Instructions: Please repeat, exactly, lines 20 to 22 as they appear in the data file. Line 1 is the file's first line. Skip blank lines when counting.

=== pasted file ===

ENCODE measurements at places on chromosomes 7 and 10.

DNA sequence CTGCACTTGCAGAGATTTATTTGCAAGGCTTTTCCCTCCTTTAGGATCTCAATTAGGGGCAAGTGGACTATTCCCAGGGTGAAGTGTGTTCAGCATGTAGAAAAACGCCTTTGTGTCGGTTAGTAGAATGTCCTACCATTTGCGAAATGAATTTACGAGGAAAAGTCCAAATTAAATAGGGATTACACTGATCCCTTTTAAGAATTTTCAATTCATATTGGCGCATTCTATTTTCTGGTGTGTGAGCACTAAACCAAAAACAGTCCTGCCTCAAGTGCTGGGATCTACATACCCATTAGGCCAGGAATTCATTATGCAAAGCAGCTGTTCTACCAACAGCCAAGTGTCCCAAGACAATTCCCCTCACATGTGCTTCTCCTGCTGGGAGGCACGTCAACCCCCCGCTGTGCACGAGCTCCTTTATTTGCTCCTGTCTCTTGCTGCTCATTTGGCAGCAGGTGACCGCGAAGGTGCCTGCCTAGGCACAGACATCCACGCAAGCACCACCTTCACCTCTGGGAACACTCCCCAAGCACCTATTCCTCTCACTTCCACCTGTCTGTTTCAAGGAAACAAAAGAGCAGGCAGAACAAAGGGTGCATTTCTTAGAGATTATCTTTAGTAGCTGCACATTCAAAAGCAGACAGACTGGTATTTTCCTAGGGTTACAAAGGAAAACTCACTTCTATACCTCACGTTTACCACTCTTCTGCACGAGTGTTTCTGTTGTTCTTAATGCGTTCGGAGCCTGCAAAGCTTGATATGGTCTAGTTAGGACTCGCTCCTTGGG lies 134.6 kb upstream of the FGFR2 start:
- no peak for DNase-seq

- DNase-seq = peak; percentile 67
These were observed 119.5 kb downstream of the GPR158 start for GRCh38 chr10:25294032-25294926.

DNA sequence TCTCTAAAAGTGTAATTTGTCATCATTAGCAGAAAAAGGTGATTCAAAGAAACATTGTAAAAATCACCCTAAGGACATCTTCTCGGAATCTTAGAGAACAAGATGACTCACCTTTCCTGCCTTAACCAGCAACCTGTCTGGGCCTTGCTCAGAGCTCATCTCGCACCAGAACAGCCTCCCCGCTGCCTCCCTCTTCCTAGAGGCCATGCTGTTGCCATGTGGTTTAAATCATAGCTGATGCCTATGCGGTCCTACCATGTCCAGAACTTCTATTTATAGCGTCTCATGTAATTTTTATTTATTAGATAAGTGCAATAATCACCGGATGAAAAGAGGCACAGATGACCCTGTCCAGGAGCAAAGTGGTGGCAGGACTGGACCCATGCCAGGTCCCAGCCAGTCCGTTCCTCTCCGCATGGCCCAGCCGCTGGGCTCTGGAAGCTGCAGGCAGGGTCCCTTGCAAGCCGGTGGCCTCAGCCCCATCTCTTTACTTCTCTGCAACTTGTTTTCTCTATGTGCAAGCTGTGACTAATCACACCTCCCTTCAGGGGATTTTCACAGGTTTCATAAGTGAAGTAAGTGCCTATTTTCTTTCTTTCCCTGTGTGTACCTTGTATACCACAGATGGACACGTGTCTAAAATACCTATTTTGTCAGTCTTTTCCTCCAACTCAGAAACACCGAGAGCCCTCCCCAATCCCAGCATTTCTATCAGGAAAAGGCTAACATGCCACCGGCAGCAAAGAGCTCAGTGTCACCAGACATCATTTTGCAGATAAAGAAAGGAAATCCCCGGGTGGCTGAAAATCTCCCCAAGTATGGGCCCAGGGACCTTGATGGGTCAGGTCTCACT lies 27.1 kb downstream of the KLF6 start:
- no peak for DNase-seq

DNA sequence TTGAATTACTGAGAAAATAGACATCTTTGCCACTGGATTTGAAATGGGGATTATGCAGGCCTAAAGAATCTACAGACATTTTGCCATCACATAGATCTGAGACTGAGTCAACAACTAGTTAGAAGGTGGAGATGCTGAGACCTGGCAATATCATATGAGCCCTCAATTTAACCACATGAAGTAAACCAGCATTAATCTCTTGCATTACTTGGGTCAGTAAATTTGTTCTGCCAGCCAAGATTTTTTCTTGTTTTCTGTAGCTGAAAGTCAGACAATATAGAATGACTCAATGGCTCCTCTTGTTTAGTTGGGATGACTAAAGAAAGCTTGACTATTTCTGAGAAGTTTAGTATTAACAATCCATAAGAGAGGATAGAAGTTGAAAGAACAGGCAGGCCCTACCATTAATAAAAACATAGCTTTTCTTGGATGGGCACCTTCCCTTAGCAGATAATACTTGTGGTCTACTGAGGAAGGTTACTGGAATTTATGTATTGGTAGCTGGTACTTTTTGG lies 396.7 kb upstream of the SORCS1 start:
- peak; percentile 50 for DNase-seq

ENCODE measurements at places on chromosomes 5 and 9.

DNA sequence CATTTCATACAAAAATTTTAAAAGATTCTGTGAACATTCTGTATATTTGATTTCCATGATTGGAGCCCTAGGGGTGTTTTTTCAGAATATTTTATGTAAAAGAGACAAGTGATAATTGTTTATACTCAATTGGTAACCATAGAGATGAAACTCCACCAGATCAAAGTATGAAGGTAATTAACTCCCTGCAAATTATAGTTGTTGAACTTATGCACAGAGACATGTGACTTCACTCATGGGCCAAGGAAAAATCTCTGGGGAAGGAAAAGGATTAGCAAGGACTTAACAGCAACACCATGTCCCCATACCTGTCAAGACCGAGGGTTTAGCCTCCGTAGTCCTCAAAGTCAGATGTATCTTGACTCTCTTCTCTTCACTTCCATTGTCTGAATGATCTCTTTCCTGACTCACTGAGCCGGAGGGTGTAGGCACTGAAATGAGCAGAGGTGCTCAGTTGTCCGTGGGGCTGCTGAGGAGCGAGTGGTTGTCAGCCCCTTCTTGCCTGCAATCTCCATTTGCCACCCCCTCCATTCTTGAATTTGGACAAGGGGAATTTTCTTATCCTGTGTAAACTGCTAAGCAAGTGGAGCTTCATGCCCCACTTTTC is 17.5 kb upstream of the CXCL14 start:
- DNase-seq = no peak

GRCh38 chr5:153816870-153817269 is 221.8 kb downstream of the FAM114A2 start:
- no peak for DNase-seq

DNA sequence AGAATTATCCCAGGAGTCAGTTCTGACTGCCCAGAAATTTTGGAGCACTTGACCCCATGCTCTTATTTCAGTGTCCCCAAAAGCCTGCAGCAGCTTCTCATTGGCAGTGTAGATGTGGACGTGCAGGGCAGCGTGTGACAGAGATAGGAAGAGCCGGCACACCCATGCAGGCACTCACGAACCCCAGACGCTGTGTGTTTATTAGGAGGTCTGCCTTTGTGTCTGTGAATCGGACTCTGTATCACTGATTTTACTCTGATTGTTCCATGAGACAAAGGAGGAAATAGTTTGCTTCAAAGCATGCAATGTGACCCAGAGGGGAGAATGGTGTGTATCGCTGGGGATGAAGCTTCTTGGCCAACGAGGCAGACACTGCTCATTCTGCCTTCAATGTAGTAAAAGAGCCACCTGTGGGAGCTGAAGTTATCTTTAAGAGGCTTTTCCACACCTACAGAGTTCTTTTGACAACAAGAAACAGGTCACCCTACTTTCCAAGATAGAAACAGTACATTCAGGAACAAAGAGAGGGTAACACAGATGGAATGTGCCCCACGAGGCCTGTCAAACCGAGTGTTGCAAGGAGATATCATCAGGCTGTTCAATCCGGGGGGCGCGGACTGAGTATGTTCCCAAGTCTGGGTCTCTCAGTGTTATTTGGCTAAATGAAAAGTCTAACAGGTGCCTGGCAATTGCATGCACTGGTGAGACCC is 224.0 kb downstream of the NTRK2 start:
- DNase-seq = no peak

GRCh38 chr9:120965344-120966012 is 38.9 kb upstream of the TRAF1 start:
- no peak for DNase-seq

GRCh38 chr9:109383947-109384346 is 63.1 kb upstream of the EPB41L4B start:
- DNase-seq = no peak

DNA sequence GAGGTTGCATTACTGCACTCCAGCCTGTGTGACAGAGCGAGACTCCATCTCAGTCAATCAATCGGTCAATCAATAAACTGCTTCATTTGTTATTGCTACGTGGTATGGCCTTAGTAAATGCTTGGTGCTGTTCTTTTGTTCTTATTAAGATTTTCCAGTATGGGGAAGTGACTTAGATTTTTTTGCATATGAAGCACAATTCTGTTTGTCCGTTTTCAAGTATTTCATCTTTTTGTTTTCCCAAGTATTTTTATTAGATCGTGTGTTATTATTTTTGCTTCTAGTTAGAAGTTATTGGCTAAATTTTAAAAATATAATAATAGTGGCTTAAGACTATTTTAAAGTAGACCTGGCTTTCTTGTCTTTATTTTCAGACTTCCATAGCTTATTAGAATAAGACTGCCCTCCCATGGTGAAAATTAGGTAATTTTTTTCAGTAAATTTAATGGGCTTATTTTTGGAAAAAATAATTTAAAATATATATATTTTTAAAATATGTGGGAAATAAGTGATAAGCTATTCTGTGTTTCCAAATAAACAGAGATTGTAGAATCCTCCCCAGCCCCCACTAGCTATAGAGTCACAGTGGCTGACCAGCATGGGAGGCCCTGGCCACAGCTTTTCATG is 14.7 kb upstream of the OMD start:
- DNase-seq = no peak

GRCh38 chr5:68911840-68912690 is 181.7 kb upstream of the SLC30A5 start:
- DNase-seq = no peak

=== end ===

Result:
- DNase-seq = no peak

DNA sequence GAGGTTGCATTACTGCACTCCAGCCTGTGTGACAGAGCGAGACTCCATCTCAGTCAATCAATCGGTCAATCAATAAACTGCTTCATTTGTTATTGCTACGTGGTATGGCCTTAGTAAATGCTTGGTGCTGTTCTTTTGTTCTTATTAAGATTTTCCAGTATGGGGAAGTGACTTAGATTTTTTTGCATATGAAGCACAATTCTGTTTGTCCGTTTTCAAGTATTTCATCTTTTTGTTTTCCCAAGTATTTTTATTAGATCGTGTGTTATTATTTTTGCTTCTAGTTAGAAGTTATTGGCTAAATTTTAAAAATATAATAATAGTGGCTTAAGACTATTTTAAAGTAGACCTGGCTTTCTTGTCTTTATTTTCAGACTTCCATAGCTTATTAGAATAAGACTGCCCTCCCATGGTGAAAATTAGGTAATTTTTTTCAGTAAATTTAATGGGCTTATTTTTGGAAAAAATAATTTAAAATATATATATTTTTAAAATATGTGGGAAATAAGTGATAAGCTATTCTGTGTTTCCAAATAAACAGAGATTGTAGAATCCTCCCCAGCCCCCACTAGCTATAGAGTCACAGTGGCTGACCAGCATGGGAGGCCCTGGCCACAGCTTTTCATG is 14.7 kb upstream of the OMD start:
- DNase-seq = no peak